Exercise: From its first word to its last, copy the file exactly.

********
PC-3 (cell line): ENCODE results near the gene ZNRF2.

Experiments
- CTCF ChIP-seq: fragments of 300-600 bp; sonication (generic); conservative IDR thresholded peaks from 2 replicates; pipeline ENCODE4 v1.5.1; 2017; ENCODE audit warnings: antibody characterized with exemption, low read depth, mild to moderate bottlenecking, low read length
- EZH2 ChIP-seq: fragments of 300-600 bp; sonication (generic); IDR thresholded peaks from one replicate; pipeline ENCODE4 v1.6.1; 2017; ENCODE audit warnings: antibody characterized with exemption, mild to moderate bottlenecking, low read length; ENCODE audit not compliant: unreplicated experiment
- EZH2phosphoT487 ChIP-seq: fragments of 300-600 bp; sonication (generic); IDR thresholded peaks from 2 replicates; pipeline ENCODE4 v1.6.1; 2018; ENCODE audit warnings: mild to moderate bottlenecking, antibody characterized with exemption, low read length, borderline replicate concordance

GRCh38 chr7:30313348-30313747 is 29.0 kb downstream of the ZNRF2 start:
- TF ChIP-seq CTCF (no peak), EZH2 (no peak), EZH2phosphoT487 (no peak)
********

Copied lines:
PC-3 (cell line): ENCODE results near the gene ZNRF2.

Experiments
- CTCF ChIP-seq: fragments of 300-600 bp; sonication (generic); conservative IDR thresholded peaks from 2 replicates; pipeline ENCODE4 v1.5.1; 2017; ENCODE audit warnings: antibody characterized with exemption, low read depth, mild to moderate bottlenecking, low read length
- EZH2 ChIP-seq: fragments of 300-600 bp; sonication (generic); IDR thresholded peaks from one replicate; pipeline ENCODE4 v1.6.1; 2017; ENCODE audit warnings: antibody characterized with exemption, mild to moderate bottlenecking, low read length; ENCODE audit not compliant: unreplicated experiment
- EZH2phosphoT487 ChIP-seq: fragments of 300-600 bp; sonication (generic); IDR thresholded peaks from 2 replicates; pipeline ENCODE4 v1.6.1; 2018; ENCODE audit warnings: mild to moderate bottlenecking, antibody characterized with exemption, low read length, borderline replicate concordance

GRCh38 chr7:30313348-30313747 is 29.0 kb downstream of the ZNRF2 start:
- TF ChIP-seq CTCF (no peak), EZH2 (no peak), EZH2phosphoT487 (no peak)